10 2. Basic notions of representation theory
Similarly, a right A-module is a space V equipped with an
antihomomorphism ρ : A → EndV ; i.e., ρ satisfies ρ(ab) = ρ(b)ρ(a)
and ρ(1) = 1.
The usual abbreviated notation for ρ(a)v is av for a left mod-
ule and va for a right module. Then the property that ρ is an
(anti)homomorphism can be written as a kind of associativity law:
(ab)v = a(bv) for left modules, and (va)b = v(ab) for right modules.
Remark 2.3.2. Let M be a left module over a commutative ring
A. Then one can regard M as a right A-module, with ma := am.
Similarly, any right A-module can be regarded as a left A-module. For
this reason, for commutative rings one does not distinguish between
left and right A-modules and just calls them A-modules.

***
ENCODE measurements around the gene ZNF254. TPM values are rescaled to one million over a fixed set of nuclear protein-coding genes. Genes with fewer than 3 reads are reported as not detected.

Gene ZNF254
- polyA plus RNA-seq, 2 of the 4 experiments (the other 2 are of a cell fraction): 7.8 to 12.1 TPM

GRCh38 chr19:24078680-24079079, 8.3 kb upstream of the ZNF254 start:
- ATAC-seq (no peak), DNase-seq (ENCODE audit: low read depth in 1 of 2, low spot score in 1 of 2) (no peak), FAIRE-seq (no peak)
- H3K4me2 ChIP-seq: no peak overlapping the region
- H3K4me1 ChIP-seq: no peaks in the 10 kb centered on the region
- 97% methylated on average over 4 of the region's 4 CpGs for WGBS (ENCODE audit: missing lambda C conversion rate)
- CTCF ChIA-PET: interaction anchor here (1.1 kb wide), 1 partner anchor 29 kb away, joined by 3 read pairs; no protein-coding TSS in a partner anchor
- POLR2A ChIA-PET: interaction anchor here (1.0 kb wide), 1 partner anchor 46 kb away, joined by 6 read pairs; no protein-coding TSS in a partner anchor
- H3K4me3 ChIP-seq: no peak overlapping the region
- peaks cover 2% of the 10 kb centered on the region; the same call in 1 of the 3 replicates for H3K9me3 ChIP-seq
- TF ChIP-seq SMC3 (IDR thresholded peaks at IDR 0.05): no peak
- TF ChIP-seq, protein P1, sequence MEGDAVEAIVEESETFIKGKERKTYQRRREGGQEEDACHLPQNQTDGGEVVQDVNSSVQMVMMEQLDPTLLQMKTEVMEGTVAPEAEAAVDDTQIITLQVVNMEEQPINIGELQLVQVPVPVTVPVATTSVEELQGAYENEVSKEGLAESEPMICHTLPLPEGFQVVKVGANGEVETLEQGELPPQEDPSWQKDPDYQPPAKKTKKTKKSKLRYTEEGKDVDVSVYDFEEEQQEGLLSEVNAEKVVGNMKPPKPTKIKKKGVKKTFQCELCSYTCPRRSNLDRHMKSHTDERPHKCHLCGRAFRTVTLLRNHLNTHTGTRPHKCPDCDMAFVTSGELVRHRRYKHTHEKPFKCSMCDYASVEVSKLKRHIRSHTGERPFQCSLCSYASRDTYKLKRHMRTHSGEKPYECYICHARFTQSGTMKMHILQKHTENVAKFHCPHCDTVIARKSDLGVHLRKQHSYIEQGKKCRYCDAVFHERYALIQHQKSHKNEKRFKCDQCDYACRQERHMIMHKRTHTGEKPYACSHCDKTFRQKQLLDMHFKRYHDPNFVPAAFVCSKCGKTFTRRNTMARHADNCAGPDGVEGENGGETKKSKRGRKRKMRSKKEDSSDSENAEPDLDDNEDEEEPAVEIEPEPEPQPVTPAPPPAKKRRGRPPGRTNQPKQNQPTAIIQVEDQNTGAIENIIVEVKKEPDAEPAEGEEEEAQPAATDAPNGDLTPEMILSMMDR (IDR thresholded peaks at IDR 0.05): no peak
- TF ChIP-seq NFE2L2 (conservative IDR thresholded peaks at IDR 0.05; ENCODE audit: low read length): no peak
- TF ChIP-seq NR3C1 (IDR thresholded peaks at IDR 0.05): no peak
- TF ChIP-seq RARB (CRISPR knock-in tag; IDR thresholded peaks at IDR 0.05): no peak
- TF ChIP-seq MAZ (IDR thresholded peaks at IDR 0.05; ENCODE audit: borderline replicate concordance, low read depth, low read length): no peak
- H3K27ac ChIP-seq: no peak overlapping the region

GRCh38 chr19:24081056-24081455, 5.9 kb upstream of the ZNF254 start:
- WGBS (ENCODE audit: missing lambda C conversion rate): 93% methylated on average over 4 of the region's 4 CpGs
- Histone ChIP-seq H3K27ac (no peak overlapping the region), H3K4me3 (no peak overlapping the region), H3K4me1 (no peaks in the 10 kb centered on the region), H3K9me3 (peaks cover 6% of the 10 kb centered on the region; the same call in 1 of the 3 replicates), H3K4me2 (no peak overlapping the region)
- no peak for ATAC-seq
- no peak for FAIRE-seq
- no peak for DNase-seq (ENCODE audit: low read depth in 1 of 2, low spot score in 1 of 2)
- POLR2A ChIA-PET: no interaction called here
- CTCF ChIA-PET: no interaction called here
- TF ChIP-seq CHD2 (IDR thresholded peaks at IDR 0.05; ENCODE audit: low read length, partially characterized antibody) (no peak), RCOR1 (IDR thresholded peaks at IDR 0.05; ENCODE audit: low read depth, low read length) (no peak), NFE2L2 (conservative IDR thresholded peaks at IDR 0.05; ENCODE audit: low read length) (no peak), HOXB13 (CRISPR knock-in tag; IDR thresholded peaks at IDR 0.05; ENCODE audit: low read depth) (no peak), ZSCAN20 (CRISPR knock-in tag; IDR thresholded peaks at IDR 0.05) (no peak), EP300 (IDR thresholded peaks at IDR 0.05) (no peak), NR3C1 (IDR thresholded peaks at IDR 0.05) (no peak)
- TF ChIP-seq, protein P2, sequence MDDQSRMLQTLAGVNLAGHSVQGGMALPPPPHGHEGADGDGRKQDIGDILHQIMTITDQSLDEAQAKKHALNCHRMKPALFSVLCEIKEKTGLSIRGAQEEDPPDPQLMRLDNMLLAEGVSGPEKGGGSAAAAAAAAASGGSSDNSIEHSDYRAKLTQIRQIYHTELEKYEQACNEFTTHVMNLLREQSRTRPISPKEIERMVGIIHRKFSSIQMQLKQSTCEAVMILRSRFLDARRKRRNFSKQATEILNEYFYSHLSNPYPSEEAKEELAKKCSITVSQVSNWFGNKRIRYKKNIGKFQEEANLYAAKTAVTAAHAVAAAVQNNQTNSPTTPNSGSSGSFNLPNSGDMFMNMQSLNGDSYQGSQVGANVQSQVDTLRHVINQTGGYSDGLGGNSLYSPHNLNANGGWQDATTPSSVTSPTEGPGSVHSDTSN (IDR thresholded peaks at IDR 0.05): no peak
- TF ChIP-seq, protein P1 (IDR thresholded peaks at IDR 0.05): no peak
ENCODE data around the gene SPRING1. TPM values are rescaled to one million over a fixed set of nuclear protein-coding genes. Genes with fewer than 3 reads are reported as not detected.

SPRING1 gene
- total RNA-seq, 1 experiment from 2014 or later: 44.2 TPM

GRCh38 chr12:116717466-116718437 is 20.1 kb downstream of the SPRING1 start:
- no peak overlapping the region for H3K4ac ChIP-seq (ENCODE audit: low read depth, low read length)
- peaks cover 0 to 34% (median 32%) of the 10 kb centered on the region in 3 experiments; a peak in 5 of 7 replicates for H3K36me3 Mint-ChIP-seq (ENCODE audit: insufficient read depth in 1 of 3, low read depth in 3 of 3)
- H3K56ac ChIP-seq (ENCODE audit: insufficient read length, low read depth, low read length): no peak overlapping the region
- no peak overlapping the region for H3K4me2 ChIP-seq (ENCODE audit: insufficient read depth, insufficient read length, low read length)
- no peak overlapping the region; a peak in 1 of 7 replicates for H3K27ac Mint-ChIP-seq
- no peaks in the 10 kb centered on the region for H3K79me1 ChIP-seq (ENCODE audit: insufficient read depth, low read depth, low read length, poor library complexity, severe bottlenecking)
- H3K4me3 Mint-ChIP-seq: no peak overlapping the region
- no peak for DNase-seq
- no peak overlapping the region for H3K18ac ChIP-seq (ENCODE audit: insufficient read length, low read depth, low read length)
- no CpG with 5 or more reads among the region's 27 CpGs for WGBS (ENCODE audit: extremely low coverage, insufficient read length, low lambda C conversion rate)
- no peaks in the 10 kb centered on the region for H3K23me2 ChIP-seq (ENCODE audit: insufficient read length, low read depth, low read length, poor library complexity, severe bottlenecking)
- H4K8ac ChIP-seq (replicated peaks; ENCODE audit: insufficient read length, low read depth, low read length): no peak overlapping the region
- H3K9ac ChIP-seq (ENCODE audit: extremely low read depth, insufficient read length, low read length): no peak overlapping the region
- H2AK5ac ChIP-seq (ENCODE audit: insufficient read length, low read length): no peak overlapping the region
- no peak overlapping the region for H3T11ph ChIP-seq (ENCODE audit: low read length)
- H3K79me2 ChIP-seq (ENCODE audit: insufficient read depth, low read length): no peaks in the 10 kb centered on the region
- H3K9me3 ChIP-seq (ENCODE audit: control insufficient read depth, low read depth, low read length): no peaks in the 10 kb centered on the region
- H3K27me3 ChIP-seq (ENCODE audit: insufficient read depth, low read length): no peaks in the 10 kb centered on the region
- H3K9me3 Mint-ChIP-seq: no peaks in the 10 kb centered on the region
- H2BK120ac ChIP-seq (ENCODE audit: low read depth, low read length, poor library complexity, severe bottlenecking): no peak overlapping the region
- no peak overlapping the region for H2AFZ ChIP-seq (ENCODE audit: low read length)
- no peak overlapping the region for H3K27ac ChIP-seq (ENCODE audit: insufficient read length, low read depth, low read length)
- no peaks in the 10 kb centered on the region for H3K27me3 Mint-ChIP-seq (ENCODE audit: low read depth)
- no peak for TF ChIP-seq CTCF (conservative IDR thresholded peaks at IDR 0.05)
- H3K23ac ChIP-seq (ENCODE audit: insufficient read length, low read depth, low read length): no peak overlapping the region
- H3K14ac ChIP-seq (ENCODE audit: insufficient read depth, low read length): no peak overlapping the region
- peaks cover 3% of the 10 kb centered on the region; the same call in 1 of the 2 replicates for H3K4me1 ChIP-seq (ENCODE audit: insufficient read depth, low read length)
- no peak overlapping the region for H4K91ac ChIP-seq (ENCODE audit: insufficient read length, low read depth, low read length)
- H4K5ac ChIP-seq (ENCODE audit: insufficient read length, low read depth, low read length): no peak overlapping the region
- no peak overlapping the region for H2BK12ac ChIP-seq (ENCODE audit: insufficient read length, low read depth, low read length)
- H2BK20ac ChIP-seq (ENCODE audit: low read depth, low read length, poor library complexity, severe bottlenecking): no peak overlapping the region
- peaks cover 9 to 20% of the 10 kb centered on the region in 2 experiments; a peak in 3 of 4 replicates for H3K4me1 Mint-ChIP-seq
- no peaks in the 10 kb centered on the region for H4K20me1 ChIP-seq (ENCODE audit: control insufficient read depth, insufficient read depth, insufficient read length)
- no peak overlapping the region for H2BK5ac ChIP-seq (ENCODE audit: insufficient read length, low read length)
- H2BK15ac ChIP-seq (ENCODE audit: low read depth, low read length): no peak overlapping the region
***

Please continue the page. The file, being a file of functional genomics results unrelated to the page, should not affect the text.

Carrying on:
Here are some examples of representations.
Example 2.3.3. 1. V = 0.
2. V = A, and ρ : A → EndA is defined as follows: ρ(a) is the
operator of left multiplication by a, so that ρ(a)b = ab (the usual
product). This representation is called the regular representation of
A. Similarly, one can equip A with a structure of a right A-module
by setting ρ(a)b := ba.
3. A = k. Then a representation of A is simply a vector space
4. A = k x1,...,xn . Then a representation of A is just a vec-
tor space V over k with a collection of arbitrary linear operators
ρ(x1),...,ρ(xn) : V → V (explain why!).
Definition 2.3.4. A subrepresentation of a representation V of
an algebra A is a subspace W ⊂ V which is invariant under all the
operators ρ(a) : V → V , a ∈ A.
For instance, 0 and V are always subrepresentations.
Definition 2.3.5. A representation V = 0 of A is irreducible (or
simple) if the only subrepresentations of V are 0 and V .
Definition 2.3.6. Let V1,V2 be two representations of an algebra A.
A homomorphism (or intertwining operator) φ : V1 → V2 is a